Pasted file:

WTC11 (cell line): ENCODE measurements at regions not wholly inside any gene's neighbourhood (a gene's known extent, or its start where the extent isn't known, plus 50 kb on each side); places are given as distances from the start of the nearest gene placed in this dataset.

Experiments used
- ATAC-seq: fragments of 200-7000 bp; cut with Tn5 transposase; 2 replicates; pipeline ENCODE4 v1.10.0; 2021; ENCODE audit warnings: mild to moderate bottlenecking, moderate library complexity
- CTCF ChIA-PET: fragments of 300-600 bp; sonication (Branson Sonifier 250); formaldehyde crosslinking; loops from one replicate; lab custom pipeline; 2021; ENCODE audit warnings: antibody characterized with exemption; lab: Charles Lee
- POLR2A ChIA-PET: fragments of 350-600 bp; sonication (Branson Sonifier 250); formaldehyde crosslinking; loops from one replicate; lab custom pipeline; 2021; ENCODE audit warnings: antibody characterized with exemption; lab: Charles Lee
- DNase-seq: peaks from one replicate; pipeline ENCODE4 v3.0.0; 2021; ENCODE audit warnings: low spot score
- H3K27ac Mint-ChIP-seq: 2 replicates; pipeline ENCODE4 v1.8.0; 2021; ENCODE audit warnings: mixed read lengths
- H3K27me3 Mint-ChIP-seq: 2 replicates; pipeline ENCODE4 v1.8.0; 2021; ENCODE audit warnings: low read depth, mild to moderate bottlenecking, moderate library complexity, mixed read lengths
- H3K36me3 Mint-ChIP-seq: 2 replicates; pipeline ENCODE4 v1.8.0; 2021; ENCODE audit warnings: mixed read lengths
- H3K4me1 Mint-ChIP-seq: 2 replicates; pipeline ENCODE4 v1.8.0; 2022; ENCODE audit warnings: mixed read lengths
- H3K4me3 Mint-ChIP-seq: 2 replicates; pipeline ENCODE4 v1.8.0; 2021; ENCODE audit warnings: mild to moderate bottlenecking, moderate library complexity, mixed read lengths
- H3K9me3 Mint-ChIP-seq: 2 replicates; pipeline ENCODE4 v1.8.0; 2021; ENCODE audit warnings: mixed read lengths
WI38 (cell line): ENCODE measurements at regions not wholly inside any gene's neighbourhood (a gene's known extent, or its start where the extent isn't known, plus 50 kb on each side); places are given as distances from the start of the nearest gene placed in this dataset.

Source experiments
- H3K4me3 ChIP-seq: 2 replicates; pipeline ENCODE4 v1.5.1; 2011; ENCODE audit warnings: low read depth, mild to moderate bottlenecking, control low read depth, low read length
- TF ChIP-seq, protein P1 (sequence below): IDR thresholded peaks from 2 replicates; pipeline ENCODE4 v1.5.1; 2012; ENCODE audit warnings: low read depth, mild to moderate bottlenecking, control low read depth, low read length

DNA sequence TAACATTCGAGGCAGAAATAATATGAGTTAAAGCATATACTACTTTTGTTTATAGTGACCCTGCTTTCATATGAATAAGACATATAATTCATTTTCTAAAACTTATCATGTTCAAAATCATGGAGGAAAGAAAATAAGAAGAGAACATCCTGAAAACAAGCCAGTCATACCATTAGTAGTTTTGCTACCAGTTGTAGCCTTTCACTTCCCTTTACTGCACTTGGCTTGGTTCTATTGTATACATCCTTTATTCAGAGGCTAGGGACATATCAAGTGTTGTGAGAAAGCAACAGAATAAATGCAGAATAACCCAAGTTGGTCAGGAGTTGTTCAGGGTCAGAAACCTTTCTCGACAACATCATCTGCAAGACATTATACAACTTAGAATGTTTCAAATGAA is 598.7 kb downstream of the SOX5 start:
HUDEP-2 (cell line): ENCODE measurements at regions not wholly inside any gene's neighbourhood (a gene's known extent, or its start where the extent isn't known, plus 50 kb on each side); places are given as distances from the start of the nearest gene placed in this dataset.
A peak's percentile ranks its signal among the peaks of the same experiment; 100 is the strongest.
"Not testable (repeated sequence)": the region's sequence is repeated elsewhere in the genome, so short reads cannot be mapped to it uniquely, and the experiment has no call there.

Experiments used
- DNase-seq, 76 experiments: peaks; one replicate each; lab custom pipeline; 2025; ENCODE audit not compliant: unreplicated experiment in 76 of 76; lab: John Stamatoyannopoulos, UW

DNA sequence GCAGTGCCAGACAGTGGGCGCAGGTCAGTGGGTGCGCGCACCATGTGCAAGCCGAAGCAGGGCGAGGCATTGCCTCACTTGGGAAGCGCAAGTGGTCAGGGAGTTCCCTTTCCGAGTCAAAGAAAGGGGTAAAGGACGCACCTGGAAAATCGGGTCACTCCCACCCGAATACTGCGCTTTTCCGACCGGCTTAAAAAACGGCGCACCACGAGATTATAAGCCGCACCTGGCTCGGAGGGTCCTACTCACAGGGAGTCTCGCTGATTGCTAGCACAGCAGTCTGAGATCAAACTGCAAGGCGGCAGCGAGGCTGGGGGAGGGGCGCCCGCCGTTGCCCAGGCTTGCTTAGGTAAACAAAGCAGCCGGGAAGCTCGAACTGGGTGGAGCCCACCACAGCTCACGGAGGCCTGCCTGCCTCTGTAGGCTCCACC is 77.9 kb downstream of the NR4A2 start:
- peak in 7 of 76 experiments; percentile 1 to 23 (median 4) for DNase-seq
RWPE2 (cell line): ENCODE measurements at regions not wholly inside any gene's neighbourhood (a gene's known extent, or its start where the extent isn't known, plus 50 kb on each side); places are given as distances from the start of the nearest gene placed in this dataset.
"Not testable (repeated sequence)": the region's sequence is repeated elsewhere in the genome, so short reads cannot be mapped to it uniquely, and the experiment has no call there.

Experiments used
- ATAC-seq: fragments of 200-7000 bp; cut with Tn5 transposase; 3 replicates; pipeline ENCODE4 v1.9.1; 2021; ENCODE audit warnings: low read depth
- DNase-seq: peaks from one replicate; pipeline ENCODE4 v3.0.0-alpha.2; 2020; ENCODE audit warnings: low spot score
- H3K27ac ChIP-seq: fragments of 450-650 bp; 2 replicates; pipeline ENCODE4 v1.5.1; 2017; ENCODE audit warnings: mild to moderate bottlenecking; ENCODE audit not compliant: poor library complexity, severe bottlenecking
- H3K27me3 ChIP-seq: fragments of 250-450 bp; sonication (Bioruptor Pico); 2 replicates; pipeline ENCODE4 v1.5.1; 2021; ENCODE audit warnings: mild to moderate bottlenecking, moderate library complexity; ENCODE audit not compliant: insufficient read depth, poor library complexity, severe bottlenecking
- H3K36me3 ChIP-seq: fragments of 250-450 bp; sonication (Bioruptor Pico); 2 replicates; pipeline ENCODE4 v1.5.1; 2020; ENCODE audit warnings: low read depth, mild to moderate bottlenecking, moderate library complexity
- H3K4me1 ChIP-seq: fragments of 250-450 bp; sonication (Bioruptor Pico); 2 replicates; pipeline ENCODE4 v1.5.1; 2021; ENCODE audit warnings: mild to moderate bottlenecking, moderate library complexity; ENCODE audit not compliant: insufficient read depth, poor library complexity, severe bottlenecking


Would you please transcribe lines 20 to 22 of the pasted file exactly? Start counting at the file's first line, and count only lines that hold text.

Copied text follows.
"Not testable (repeated sequence)": the region's sequence is repeated elsewhere in the genome, so short reads cannot be mapped to it uniquely, and the experiment has no call there.

Experiments used
- DNase-seq, 76 experiments: peaks; one replicate each; lab custom pipeline; 2025; ENCODE audit not compliant: unreplicated experiment in 76 of 76; lab: John Stamatoyannopoulos, UW